In Web 2.0 conference culture, aplatform, and . So why not celebrate SWAG?
A group of Los Angeles friends who work in social media were kvetching earlier this month about the mountain of waste--such as branded T-shirts, stress balls, key chains, and other giveaways--that pile up at tech conferences.
They decided to turn that into an opportunity to sweeten the convention party circuit while benefiting charity.
Michael Liskin, Marjorie Kase, and David Preciado decided to cruise the Web 2.0 Expo in a "Schwaggin' Wagon," collecting excess knickknacks from vendors. They plan to send the souvenirs in care packages to U.S. troops in Iraq, as well as to the nonprofit InnerKids.
Eight sponsors, including Mashable, Dogster, and Girl Gamer, cover the rental and fuel. In exchange, their logos plaster the 15-person, Chevy rental van that the friends drove to San Francisco for this week's expo.
"It shows that once you get something going and it resonates with people, it can go far," said Liskin. "Even if we don't gather voluminous amounts of SWAG this time, we're raising awareness about the waste."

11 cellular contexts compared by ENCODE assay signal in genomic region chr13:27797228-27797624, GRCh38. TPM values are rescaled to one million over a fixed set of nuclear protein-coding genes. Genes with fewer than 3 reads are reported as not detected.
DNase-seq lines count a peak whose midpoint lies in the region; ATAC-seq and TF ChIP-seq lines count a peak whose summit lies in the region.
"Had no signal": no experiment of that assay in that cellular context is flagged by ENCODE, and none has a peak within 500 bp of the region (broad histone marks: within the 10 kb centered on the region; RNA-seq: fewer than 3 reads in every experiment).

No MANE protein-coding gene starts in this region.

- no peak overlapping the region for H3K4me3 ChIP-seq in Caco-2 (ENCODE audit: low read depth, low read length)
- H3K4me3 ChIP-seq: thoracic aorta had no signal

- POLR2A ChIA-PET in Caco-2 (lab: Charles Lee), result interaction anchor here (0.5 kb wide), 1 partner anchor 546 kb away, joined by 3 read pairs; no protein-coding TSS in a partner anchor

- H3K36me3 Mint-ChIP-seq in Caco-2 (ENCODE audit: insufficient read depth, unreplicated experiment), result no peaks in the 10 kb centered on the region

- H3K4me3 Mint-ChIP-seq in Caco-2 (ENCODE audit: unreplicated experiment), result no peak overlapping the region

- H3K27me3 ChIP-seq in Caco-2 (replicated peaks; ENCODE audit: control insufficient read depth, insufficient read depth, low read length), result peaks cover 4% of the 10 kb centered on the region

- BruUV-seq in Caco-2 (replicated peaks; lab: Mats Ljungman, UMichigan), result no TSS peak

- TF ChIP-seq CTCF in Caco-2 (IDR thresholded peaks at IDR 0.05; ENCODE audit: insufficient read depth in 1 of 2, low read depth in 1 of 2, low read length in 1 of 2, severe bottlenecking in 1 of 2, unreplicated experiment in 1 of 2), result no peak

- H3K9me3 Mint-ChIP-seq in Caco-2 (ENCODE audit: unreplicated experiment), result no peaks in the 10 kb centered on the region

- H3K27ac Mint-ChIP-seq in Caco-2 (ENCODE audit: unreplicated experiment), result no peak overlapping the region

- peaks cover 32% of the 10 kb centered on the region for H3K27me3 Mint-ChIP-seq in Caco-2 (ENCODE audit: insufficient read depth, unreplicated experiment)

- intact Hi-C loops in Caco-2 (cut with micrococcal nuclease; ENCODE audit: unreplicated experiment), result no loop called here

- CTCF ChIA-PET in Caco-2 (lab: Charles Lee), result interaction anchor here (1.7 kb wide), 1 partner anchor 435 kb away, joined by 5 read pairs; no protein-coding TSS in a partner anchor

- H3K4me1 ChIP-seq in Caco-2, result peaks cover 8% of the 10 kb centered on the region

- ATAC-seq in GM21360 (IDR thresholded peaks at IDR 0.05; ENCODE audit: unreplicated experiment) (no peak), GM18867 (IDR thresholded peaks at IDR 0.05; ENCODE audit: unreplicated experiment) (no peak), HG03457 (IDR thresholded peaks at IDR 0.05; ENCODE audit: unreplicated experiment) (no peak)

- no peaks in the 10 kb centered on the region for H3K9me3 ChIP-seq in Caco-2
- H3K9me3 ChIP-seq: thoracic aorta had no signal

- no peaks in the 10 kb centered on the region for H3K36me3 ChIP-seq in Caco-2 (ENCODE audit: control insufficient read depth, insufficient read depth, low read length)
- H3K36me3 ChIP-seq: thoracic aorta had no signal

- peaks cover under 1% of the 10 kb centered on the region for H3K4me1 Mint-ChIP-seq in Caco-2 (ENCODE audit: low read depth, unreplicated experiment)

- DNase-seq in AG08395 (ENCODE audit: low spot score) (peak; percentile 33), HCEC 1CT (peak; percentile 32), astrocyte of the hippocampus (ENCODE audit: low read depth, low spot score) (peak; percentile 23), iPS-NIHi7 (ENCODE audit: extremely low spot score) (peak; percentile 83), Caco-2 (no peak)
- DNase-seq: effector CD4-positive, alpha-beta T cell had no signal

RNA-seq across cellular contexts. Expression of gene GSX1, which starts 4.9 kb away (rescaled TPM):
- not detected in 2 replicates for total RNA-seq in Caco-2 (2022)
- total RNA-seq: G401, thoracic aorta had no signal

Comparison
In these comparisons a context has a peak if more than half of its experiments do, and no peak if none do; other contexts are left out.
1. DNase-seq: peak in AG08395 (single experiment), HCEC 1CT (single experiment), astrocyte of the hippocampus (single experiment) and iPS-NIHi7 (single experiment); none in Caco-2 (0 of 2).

Last night I hitched rides to party hop in the wagon crammed with SWAG, colorful pinwheel lights, paper lanterns, and tipsy conference goers. All it's missing is a disco ball.
But at the Web 2.0 Expo, there seems to be a shortage of the primo SWAG, unlike theto each attendee of Office 2.0 last year. So if all you got out of this conference was a lousy t-shirt, the Schwaggin' Wagon crew invites you to track them down via Twitter or BrightKite.
"If someone brings two or more pieces of SWAG, we could do a SWAG exchange," Liskin said. "In the tradition of user-generated content, it's a collaborative process. People can tweet us and tell us where to go."
He and the fellow "Schwaggineers" total six people, including Kyra Reed, Daniel Hartman, and my friend Andy Sternberg. They want to make the rounds of more tech conferences, but haven't decided on the next stop.
Aiming to reduce the project's carbon footprint, however, Liskin is pledging to use a natural gas or other "green" vehicle next time.